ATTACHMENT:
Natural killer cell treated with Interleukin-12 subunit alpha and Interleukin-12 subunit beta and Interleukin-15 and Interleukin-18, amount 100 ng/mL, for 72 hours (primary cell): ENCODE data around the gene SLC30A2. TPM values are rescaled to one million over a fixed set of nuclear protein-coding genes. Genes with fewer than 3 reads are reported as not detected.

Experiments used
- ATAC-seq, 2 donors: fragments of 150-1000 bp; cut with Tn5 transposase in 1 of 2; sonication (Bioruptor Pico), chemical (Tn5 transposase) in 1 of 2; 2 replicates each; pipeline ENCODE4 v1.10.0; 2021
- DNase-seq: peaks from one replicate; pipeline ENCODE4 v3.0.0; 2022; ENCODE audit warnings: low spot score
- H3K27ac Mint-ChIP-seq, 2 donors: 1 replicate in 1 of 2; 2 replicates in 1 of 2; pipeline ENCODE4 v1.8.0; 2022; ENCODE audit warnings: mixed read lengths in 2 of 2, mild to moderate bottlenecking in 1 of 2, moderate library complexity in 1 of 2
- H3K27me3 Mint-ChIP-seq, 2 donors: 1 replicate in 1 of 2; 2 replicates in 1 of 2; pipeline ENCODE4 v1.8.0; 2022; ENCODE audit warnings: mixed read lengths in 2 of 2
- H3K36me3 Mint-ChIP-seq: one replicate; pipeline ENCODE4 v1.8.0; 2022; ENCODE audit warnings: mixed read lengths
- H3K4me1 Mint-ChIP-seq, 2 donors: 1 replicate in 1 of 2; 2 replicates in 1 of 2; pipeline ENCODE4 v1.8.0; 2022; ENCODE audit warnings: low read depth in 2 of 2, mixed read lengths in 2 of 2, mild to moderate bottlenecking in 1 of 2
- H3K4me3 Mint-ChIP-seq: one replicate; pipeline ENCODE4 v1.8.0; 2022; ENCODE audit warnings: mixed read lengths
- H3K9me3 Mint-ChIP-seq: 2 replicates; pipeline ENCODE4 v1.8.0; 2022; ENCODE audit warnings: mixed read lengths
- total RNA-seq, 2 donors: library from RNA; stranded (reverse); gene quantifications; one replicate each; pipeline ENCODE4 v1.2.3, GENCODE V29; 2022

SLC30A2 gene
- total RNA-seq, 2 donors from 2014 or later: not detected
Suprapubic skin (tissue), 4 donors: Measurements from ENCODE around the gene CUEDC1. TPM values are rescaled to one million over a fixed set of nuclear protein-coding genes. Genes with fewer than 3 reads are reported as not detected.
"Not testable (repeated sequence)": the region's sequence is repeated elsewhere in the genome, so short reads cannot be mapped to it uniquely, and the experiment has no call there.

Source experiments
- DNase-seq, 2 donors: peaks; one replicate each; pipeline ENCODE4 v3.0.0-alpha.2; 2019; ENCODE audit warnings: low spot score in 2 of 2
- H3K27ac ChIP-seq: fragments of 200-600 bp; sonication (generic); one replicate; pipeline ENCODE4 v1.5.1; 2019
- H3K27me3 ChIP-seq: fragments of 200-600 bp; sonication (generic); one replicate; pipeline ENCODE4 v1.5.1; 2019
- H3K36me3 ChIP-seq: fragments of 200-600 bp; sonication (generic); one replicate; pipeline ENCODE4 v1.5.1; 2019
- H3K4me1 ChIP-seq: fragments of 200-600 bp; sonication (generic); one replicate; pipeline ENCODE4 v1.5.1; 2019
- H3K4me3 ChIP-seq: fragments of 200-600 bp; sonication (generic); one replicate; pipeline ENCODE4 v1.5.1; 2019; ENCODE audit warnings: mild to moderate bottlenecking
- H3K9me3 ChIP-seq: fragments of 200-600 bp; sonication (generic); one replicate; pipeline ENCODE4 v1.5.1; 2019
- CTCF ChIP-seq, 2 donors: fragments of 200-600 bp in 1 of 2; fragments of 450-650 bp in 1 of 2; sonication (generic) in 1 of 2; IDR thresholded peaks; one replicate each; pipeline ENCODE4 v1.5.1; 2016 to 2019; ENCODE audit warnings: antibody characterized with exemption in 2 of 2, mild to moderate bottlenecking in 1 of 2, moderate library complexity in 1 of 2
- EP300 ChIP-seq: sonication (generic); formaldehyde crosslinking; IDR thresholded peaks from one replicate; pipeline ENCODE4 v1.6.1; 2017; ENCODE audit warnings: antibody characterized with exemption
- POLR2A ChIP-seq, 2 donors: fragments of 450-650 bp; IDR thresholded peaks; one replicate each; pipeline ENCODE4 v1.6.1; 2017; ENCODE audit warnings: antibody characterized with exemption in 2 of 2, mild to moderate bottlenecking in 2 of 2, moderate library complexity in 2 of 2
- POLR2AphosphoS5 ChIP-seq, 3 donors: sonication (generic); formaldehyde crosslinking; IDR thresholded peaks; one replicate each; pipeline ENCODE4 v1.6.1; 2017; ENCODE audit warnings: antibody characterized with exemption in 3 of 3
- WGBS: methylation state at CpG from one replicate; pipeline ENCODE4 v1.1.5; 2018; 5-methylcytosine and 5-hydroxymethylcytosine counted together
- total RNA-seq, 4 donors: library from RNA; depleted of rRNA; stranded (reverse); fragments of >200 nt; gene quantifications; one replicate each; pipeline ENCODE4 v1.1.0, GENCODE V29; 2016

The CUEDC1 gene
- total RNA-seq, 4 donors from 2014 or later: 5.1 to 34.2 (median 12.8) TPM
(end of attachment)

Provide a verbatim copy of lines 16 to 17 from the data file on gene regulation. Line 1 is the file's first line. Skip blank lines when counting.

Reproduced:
Source experiments
- DNase-seq, 2 donors: peaks; one replicate each; pipeline ENCODE4 v3.0.0-alpha.2; 2019; ENCODE audit warnings: low spot score in 2 of 2